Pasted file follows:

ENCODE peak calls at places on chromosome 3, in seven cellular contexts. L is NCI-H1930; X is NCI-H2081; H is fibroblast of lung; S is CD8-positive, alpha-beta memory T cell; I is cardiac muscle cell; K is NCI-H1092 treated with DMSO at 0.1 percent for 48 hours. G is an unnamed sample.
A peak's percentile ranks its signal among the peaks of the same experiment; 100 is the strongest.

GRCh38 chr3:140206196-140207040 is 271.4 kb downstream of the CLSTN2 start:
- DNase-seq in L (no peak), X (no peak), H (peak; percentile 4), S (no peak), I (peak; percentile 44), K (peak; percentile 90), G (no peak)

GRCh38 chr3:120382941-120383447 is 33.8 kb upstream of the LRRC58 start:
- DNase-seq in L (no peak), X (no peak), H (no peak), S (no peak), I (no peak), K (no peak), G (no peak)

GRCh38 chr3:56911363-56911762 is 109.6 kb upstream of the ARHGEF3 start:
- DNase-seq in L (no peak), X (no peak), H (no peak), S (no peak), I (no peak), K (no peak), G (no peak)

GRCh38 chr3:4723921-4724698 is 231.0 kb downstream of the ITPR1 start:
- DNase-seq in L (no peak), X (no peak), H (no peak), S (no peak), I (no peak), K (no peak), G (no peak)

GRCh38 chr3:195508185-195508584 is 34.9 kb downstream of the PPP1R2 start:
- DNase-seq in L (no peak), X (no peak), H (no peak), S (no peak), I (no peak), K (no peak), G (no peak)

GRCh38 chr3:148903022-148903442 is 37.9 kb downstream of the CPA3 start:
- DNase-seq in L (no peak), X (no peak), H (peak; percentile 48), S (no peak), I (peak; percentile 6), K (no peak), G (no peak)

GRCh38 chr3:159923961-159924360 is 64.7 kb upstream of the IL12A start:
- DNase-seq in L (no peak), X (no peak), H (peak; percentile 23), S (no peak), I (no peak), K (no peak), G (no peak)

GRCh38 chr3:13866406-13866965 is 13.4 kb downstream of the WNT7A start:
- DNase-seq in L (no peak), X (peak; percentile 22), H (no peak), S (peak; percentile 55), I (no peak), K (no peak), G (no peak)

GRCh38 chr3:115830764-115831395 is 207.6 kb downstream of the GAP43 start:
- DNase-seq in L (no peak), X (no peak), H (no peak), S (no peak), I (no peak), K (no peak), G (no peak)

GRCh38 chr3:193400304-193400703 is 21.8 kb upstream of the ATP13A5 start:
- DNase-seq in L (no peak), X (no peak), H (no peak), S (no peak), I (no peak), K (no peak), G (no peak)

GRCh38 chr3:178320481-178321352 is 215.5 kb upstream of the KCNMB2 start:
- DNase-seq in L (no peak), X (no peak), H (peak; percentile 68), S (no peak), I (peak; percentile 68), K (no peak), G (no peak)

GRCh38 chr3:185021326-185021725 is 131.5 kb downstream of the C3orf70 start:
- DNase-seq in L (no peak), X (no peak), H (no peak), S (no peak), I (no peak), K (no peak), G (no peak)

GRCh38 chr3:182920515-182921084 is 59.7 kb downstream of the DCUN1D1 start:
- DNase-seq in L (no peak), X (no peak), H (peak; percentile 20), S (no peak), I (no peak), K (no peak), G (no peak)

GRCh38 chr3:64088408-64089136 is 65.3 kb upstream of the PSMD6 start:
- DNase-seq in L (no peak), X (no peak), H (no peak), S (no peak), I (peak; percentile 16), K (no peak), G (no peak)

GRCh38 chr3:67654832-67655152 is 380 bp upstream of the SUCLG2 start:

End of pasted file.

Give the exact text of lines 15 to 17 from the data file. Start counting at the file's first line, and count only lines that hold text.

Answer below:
GRCh38 chr3:159923961-159924360 is 64.7 kb upstream of the IL12A start:
- DNase-seq in L (no peak), X (no peak), H (peak; percentile 23), S (no peak), I (no peak), K (no peak), G (no peak)

GRCh38 chr3:13866406-13866965 is 13.4 kb downstream of the WNT7A start: